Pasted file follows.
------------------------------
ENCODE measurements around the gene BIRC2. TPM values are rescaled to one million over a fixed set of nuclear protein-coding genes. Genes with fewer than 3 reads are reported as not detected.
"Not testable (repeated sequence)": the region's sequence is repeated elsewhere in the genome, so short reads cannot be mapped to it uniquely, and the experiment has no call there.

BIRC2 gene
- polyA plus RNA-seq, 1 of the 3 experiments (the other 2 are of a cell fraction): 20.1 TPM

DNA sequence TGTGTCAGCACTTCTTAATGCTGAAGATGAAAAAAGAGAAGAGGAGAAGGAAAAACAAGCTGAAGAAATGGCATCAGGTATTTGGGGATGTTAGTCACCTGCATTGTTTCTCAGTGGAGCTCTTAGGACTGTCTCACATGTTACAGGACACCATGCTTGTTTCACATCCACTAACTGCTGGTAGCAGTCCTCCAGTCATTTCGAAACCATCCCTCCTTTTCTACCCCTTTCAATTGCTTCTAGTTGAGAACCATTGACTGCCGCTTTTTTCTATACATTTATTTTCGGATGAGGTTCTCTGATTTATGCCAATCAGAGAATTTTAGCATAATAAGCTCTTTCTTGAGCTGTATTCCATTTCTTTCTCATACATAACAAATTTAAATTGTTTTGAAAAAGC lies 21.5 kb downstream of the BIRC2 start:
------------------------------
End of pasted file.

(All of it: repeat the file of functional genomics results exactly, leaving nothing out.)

ENCODE measurements around the gene BIRC2. TPM values are rescaled to one million over a fixed set of nuclear protein-coding genes. Genes with fewer than 3 reads are reported as not detected.
"Not testable (repeated sequence)": the region's sequence is repeated elsewhere in the genome, so short reads cannot be mapped to it uniquely, and the experiment has no call there.

BIRC2 gene
- polyA plus RNA-seq, 1 of the 3 experiments (the other 2 are of a cell fraction): 20.1 TPM

DNA sequence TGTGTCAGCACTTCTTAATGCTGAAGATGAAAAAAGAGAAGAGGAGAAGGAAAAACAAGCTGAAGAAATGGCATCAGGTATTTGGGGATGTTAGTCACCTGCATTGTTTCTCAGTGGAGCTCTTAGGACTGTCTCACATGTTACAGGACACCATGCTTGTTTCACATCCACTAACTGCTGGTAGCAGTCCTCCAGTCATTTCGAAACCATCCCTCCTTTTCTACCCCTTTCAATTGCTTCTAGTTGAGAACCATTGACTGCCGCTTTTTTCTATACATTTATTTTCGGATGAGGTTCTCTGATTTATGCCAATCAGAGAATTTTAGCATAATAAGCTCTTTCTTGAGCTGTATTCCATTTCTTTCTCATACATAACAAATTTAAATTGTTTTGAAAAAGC lies 21.5 kb downstream of the BIRC2 start: